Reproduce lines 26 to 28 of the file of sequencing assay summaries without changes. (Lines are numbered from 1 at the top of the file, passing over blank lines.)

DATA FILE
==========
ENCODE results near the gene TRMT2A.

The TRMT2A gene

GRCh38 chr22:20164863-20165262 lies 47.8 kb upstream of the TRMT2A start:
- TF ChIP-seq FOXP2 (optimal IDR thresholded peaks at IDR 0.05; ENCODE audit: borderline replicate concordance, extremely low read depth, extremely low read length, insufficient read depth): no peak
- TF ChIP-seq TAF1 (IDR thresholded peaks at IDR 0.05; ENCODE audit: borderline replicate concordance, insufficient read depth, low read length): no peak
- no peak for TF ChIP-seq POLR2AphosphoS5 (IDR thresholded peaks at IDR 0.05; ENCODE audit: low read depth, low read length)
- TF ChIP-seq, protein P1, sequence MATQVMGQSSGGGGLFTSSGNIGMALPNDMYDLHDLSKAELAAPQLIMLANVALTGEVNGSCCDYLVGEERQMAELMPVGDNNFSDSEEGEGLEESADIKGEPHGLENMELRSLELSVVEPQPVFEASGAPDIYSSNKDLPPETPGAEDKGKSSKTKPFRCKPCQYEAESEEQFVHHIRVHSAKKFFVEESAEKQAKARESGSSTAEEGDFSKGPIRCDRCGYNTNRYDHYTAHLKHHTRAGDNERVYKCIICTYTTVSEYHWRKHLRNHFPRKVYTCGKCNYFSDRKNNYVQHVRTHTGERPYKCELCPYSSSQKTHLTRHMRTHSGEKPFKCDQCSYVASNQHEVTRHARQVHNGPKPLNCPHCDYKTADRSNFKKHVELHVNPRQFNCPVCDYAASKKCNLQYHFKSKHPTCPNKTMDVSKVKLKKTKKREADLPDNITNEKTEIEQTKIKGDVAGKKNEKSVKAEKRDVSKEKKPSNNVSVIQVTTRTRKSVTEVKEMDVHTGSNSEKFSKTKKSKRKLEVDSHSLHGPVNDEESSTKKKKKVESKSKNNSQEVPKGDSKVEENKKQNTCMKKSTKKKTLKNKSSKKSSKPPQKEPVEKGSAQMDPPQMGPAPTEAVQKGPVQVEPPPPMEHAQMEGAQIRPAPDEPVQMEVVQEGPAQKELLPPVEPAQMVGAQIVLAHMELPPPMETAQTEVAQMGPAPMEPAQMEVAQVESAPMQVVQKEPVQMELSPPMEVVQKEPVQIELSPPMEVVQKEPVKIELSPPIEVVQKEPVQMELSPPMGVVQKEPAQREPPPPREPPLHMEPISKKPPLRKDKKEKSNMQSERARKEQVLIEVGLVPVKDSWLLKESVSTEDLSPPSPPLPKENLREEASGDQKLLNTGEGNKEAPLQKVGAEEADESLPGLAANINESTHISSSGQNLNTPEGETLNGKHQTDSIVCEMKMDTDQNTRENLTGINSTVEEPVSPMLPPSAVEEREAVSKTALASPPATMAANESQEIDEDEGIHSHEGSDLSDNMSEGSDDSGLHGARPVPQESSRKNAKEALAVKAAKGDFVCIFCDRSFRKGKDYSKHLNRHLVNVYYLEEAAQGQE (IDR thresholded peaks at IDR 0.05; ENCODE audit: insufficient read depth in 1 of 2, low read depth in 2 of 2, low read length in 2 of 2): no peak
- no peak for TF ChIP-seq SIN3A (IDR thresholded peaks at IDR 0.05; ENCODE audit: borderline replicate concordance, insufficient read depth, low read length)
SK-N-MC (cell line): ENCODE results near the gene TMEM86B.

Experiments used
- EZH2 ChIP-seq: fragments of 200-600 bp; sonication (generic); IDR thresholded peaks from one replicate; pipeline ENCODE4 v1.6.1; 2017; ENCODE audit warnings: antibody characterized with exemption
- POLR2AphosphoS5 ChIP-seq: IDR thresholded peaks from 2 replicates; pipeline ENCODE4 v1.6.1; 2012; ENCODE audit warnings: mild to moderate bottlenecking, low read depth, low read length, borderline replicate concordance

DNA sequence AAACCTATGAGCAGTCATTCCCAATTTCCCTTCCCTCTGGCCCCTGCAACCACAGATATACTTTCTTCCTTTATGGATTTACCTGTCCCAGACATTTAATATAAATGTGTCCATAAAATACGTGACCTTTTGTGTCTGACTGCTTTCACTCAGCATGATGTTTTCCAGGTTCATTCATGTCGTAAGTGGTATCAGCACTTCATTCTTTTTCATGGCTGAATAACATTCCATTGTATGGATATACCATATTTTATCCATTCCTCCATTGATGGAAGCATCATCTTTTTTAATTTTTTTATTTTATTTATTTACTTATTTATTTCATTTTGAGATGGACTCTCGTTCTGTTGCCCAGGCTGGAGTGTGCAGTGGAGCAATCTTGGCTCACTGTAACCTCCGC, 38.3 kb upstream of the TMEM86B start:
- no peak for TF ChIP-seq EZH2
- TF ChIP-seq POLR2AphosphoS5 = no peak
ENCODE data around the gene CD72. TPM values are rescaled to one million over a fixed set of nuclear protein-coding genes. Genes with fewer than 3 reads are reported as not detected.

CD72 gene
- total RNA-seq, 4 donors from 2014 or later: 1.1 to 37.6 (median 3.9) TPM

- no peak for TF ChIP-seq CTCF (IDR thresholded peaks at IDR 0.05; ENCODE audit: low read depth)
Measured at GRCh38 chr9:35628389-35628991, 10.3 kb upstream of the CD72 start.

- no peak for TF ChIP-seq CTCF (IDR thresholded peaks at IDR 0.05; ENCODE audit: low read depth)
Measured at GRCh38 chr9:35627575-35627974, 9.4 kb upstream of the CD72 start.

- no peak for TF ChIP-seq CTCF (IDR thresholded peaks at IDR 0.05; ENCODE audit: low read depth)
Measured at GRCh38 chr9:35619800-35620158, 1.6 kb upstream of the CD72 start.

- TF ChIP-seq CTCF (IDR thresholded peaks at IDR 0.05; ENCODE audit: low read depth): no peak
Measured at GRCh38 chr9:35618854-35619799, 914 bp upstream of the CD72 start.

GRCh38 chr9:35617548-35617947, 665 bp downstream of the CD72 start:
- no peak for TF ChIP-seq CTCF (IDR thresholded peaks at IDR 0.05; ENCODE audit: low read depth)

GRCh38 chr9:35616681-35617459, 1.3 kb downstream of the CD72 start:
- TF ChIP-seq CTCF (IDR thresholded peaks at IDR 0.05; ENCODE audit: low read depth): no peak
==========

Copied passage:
Measured at GRCh38 chr9:35618854-35619799, 914 bp upstream of the CD72 start.

GRCh38 chr9:35617548-35617947, 665 bp downstream of the CD72 start:
- no peak for TF ChIP-seq CTCF (IDR thresholded peaks at IDR 0.05; ENCODE audit: low read depth)